“Aren’t you a little young?” Yarok asked. “And I would have to ask your father.”
Colin looked away. “Actually. . .I would prefer if my father didn’t know.”
Yarok folded his arms across his broad chest. “We aren’t so large that something like the new Precentor Martial’s son joining up would go unnoticed.”
“But we need people to help defend our new colony,” Colin said. “You said yourself you were short a few people. Who knows what we’ll find down there, or what could find us.”
Though Yarok had said no, Colin saw on Yarok’s face the thought going through the man’s mind.
“Please,” Colin said. “I’ll work double hard to learn the vehicle and be a good Acolyte.”
Yarok sighed and looked at his watch – an old fashioned time piece that looked as though gears and springs ran it, rather than hardware and software.
“My first contingent of vehicles drops dirt-side at zero six zulu, on the dot,” Yarok said. “I may, or may not, have a tank that has an empty seat on it. Someone wanting some oh-jay-tee could, theoretically, show up an hour beforehand to get that seat.”
Colin’s heart began to race and he opened his mouth to say something.
“Now, should a certain Precentor-Martial get wind of this,” Yarok said, “and tells me to kick said individual out, well then they’re out, no questions asked. You hear me?”
“Y-yes sir,” Colin said, excitement bubbling out of his voice.
With that, Yarok moved past Colin.
“See you tomorrow,” Yarok said over his shoulder. “Acolyte.”


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Re: Shards of the Galaxy
« Reply #14 on: 02 October 2016, 01:27:45 »
Fortress-class DropShip Siegfried
Zenith Jump Point, Vhitijarvi
Lyran Alliance
20 January 3064

Ulrich Friedlander hovered next to his wife, Zlata, in the cramped quarters of the Fortress-class Dropship Siegfried. Normally the Fortress-class held a full combined arms battalion, and quarters were relatively spacious. The combined population of this “expedition of freedom” as it was being called had made space on all DropShips and the two JumpShips very sparse. It wore on both of them, especially with some of the noises coming from the other bunks in the middle of the night.
Stops, Ulrich and the rest of the travelers were learning, were times of concern. Neither JumpShip, a Merchant-class dubbed Berlin and an Invander-class named Wotan, had lithium fusion batteries, and so could not double jump like newer or upgraded JumpShips. The JumpShips were forced to recharge normally.
While they recharged, though, there was the chance that they could be found out by the Lyran Navy. It wouldn’t have been an issue if it was just a group of people looking to strike out into the Deep Periphery. There had been other such ventures funded and based out the Lyran Alliance.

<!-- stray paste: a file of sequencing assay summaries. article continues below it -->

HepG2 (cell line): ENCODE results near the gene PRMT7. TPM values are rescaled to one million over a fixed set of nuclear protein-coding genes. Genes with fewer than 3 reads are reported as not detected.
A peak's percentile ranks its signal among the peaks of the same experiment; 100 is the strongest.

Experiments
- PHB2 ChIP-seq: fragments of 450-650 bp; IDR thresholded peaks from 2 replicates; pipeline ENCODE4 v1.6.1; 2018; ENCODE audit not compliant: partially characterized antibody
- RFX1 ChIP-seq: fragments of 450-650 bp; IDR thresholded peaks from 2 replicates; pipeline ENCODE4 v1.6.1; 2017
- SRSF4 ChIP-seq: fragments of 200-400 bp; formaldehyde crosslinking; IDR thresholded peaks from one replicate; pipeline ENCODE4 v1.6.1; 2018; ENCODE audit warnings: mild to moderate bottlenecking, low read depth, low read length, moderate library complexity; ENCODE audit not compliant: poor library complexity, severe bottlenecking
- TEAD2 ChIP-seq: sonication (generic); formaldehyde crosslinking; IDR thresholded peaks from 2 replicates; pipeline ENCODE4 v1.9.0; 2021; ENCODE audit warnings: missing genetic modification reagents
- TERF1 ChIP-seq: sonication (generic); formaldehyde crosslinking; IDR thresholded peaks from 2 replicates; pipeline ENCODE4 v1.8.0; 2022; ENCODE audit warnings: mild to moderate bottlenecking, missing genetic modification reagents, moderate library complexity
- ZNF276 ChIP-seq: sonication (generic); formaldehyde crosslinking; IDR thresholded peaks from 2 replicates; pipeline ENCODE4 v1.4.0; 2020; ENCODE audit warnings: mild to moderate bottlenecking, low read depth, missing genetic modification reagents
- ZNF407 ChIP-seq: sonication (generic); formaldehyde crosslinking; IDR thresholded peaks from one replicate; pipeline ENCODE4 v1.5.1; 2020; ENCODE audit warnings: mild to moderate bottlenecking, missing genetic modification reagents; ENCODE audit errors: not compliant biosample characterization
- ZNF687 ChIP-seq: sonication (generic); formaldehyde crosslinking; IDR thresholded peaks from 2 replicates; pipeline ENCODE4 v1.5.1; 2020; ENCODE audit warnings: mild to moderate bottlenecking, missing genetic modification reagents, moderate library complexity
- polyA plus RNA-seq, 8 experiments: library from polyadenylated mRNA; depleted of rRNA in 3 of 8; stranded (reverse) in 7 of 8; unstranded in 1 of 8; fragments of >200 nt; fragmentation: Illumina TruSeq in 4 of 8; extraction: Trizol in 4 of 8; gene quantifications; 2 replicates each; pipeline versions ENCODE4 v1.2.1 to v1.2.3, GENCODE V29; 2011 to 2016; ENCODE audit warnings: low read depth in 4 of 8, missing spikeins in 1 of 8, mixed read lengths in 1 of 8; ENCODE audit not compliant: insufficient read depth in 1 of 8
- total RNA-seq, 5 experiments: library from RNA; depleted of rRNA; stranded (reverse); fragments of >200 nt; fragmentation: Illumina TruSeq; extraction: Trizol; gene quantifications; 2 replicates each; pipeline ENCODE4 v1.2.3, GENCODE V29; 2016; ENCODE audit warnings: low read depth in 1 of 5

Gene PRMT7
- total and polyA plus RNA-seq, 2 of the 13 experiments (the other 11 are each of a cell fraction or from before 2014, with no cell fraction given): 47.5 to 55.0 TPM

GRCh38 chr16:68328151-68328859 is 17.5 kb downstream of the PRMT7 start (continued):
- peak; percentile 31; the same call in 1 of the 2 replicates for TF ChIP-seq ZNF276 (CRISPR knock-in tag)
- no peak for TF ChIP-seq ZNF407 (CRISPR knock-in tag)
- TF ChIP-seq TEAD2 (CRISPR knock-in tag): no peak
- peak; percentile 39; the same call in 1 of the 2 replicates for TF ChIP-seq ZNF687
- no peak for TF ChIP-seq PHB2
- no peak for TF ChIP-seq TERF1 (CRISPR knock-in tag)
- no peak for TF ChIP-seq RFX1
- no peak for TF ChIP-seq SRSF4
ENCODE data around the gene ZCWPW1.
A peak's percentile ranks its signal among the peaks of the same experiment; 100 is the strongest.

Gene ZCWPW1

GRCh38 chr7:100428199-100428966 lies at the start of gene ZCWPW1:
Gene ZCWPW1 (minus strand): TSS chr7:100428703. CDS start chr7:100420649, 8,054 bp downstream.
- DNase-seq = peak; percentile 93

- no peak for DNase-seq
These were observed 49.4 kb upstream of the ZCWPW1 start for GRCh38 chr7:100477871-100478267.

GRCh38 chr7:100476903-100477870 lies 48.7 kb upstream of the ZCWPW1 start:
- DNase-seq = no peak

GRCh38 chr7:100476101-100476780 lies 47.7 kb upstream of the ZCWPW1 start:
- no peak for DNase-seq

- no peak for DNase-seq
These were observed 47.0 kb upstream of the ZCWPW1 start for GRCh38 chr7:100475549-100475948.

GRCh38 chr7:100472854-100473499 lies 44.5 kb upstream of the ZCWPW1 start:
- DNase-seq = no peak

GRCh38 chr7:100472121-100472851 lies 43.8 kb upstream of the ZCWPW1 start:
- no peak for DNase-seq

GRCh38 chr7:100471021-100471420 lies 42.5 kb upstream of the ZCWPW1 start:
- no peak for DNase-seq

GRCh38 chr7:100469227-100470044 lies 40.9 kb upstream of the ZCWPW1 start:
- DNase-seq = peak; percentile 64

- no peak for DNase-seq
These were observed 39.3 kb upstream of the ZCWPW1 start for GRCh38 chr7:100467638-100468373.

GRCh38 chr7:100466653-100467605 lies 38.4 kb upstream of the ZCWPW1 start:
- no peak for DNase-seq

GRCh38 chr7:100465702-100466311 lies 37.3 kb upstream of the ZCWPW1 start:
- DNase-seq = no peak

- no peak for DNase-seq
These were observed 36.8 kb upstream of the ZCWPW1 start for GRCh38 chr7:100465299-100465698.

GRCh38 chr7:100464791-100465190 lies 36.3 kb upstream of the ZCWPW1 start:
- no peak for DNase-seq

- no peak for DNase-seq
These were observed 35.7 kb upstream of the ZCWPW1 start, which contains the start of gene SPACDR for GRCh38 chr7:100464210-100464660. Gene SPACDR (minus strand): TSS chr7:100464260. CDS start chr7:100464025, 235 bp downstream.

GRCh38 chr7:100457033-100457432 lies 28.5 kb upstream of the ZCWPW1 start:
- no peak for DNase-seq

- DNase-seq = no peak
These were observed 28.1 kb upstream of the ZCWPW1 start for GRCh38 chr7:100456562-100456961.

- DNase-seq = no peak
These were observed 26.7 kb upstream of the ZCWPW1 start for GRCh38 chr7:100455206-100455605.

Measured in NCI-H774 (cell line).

Those other ventures didn’t have stolen Lyran military equipment.
As Ulrich and Zlata had arrived at the designated rally point for those joining the expedition, Ulrich had learned that his Hauptmann and Heinrich’s Barghest weren’t the only pieces of equipment that had been “acquired” to arm this little adventure. BattleMechs new and old, armored vehicles of varying weight classes, the latest Lyran assault rifles and infantry weapons, a handful of Aerofighters, and rumor had it even suits of Battle Armor were stuffed away in the holds of their DropShips.
When Ulrich had heard this his mind set off numerous red flags and alarms. This was treason, and there was only one logical punishment for traitors.
The thought churned and broiled at the fore of Ulrich’s mind. What if they found them out? What would happen to Zlata? Ulrich would never forgive himself if something happened to his beloved wife. Just thinking about it made Ulrich hug Zlata closer as she dozed in his embrace.
Ulrich turned his head, doing his best not to wake Zlata, to look at his brother, Heinrich.
“Herr Wagner wants to see us,” Heinrich replied.
With a kiss on Zlata’s head, Ulrich reluctantly peeled himself out of the sleeping bag secured to the wall. Ulrich zipped the sleeping bag back up before pushing off the floor with his foot to follow Heinrich.
“I’m not sure I like this Wagner,” Ulrich said, his voice low.
“He’s the one bank rolling this colonization effort,” Heinrich said. “Of all the investors, he has put up twenty-five percent of the funds. He’s is directly responsible for us leaving the Lyran Alliance and the Inner Sphere to make new lives for ourselves.”
Ulrich shook his head. “It’s just the way he talks to people, like he’s their liege lord. I don’t want to trade one dictatorial monarch for another.”
“He’s just direct with people,” Heinrich said as they slid from the Siegfried into the Wotan. “He was a big shot on Donegal. Made his money in the property market across the Donegal and Skye Theaters.”
“Then why leave?” Ulrich asked, liking Wagner less and less the more Heinrich talked about the man.